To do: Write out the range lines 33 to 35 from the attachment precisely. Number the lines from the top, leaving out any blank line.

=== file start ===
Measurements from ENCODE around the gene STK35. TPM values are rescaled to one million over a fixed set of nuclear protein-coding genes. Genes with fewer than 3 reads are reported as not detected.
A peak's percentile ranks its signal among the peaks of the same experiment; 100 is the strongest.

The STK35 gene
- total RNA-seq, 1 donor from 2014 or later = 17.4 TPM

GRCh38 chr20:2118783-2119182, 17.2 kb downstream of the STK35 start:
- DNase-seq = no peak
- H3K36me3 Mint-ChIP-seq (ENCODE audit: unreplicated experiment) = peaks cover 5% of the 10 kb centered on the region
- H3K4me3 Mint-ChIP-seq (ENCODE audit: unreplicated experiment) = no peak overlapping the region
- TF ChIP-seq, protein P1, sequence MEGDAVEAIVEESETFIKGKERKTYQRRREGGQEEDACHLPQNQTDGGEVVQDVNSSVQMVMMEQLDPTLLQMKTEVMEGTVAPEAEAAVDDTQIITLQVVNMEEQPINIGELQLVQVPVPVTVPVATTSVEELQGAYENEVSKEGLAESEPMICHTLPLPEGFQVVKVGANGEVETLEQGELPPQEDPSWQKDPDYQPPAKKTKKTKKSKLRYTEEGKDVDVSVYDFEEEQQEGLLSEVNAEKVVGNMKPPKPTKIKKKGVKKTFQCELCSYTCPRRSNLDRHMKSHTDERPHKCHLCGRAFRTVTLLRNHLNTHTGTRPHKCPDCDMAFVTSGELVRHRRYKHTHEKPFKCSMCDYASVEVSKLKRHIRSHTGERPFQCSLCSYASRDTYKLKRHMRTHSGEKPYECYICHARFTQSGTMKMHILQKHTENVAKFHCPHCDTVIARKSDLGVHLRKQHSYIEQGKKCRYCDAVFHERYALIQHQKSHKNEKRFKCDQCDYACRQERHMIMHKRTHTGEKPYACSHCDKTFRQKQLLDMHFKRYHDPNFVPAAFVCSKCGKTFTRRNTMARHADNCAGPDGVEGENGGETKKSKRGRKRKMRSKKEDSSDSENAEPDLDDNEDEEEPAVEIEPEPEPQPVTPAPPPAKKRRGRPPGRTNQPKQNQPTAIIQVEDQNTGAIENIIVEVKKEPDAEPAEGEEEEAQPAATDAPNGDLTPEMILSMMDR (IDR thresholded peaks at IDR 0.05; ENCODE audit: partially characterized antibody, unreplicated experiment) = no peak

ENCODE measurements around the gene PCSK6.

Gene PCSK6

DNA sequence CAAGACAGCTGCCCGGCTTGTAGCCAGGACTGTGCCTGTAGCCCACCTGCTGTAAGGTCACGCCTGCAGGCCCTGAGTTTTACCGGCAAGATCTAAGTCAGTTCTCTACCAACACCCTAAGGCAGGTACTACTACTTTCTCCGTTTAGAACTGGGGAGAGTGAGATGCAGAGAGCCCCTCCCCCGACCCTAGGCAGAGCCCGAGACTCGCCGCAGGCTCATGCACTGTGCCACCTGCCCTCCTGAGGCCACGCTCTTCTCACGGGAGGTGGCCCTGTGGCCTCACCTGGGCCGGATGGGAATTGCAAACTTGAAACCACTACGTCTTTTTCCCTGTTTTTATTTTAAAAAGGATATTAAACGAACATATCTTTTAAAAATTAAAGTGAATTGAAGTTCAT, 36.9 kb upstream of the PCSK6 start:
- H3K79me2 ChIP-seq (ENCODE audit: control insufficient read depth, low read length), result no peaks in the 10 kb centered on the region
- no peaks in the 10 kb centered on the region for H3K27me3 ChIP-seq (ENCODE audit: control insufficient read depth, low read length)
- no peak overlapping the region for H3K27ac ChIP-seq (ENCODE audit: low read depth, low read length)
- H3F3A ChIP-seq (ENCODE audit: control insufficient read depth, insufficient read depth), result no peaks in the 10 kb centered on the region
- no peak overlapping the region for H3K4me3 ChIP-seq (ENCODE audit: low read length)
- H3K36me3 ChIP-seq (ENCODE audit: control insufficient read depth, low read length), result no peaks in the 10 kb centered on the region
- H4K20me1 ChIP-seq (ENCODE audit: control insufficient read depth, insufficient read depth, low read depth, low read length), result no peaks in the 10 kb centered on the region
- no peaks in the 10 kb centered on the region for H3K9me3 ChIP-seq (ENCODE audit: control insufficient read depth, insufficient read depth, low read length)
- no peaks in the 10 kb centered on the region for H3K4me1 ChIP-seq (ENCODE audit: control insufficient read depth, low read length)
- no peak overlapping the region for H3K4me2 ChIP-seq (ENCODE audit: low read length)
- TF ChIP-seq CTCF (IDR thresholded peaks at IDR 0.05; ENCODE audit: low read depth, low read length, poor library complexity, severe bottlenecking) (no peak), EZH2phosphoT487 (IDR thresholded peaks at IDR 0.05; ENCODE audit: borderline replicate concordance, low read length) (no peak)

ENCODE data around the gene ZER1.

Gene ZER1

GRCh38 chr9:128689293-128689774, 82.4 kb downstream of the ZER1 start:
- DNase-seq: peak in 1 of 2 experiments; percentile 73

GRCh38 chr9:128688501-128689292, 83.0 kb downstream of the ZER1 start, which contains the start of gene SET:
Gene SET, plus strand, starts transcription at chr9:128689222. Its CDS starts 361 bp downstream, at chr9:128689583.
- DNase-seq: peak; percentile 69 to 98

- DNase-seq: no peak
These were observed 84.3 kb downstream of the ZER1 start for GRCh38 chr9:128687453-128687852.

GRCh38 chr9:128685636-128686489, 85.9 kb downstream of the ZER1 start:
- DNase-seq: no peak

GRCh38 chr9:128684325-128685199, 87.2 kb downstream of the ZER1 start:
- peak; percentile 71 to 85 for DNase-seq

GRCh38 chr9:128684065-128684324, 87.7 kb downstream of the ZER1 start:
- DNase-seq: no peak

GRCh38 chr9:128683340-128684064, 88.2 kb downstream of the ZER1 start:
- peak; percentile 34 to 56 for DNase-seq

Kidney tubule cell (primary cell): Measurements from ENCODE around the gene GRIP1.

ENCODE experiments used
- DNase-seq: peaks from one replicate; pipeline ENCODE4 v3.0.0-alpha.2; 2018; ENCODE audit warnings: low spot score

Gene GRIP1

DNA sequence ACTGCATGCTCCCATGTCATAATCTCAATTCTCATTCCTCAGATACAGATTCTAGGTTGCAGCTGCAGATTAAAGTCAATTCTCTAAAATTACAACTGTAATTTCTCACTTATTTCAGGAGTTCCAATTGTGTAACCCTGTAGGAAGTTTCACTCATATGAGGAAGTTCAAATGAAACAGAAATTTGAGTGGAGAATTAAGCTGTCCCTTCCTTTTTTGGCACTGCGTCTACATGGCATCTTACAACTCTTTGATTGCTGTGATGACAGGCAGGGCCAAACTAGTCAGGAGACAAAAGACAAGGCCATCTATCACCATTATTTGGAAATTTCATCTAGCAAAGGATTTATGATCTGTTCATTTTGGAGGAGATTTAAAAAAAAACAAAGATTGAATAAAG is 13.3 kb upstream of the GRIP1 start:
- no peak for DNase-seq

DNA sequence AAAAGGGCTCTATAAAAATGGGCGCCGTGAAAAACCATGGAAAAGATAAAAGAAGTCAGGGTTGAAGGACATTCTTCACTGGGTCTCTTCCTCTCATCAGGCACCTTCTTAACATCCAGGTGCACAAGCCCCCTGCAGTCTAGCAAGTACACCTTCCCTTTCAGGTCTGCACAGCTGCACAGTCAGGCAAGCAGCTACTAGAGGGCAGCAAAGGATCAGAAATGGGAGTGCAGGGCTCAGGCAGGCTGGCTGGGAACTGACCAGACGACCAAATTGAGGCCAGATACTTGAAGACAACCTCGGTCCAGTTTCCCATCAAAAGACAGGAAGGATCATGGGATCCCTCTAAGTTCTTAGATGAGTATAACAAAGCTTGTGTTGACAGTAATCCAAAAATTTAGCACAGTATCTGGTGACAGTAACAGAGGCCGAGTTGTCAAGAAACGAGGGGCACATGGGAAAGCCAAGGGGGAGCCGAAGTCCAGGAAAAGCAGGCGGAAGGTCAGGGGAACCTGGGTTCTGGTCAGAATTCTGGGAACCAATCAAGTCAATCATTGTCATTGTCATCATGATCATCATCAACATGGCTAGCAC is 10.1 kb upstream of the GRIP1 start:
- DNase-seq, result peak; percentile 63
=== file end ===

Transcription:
GRCh38 chr9:128685636-128686489, 85.9 kb downstream of the ZER1 start:
- DNase-seq: no peak

GRCh38 chr9:128684325-128685199, 87.2 kb downstream of the ZER1 start: